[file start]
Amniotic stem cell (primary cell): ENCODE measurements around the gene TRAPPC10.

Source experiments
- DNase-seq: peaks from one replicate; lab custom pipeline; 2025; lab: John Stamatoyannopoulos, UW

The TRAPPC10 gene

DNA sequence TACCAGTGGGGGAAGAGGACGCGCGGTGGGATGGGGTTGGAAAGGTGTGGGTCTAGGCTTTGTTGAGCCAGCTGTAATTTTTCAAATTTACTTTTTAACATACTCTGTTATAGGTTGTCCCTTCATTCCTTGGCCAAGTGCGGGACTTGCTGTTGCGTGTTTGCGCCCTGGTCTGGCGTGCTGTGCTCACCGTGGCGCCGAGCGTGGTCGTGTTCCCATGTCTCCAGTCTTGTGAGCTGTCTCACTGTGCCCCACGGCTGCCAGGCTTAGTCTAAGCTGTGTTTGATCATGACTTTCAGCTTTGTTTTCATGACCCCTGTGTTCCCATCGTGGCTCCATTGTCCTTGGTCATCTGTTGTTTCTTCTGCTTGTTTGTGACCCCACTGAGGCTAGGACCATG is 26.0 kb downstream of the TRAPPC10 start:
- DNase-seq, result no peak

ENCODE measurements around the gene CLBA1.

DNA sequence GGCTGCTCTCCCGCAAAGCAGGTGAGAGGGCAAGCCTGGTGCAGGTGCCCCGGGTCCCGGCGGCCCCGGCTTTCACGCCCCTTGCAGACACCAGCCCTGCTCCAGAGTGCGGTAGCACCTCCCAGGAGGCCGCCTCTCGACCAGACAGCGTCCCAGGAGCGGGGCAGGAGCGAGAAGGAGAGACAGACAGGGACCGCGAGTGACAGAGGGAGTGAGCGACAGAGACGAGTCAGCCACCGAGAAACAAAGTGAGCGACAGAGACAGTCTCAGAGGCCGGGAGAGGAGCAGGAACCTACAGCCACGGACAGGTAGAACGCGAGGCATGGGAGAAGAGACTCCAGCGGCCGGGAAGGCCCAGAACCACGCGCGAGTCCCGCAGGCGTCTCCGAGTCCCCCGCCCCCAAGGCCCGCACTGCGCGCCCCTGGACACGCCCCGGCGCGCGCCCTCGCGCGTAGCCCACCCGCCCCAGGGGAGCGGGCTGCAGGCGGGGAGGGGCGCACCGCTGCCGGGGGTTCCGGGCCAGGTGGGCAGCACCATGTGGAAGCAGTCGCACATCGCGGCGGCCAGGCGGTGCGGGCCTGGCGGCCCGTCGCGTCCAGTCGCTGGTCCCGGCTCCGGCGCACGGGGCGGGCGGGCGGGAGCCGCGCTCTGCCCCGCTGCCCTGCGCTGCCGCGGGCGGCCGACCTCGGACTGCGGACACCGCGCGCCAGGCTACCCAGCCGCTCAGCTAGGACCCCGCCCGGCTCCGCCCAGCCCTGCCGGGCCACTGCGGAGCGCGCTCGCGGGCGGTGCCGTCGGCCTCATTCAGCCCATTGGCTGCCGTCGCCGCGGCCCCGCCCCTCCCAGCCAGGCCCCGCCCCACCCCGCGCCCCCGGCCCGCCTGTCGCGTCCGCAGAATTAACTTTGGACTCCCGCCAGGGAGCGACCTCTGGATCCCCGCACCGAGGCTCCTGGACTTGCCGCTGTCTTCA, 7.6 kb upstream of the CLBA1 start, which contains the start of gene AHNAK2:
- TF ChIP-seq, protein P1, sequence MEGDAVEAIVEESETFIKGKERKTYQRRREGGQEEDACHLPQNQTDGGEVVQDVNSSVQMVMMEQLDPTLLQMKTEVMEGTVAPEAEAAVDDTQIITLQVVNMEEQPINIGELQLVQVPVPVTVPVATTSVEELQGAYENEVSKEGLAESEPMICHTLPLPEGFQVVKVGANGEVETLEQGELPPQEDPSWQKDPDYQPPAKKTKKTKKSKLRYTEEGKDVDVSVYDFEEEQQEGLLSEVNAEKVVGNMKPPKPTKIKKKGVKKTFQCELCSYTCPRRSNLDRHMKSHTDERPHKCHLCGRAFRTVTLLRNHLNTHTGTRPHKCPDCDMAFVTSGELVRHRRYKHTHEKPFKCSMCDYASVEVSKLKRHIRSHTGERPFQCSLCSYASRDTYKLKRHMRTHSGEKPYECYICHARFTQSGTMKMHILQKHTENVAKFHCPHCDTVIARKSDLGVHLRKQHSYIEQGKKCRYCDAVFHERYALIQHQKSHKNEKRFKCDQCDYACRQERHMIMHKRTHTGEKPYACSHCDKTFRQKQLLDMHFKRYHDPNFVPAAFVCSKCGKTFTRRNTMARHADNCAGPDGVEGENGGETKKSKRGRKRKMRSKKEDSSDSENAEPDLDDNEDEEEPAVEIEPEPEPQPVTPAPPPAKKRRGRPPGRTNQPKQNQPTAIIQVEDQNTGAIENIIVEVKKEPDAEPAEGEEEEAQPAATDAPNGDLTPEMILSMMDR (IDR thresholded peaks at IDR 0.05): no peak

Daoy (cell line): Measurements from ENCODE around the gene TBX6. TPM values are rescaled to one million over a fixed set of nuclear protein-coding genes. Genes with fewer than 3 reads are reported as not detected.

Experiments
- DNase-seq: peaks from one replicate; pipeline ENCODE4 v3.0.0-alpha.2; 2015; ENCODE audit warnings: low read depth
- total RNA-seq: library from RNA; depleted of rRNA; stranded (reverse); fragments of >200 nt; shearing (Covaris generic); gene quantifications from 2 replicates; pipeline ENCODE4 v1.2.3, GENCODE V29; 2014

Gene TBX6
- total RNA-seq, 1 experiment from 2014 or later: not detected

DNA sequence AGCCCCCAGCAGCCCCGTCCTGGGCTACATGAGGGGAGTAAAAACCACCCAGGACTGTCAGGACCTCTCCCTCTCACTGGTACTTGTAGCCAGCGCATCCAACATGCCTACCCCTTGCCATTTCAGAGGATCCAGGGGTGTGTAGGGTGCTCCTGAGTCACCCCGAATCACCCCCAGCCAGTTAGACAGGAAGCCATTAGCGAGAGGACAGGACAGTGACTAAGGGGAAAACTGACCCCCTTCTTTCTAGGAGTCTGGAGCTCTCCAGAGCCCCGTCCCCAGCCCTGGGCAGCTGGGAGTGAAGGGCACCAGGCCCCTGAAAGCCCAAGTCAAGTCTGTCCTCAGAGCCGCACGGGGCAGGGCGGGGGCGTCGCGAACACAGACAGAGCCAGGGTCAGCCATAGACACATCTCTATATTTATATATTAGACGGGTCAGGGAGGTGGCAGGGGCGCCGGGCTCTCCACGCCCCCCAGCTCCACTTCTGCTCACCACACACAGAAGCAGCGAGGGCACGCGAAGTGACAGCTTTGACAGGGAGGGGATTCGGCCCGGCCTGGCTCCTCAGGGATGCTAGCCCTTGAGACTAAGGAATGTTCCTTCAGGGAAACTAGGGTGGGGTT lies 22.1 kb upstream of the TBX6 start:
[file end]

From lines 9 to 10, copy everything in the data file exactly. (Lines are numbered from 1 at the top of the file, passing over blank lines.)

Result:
- TF ChIP-seq, protein P1, sequence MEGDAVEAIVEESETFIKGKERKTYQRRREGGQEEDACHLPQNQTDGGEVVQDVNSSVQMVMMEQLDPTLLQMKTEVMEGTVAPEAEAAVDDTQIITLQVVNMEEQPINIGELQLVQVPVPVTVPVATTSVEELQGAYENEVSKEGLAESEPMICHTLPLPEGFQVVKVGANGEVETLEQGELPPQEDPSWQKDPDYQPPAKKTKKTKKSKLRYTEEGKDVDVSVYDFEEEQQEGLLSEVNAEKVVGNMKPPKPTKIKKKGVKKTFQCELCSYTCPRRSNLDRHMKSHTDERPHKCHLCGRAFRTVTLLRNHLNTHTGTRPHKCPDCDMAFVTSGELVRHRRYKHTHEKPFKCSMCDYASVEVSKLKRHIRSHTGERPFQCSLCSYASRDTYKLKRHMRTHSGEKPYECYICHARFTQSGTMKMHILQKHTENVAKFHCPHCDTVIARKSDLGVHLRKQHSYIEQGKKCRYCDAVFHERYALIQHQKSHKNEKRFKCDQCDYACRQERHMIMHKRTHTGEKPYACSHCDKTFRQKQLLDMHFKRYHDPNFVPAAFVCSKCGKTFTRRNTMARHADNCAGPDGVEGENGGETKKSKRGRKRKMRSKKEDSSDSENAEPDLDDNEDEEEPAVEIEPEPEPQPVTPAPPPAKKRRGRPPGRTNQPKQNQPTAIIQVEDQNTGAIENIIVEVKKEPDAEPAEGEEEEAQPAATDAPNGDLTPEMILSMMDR (IDR thresholded peaks at IDR 0.05): no peak

Daoy (cell line): Measurements from ENCODE around the gene TBX6. TPM values are rescaled to one million over a fixed set of nuclear protein-coding genes. Genes with fewer than 3 reads are reported as not detected.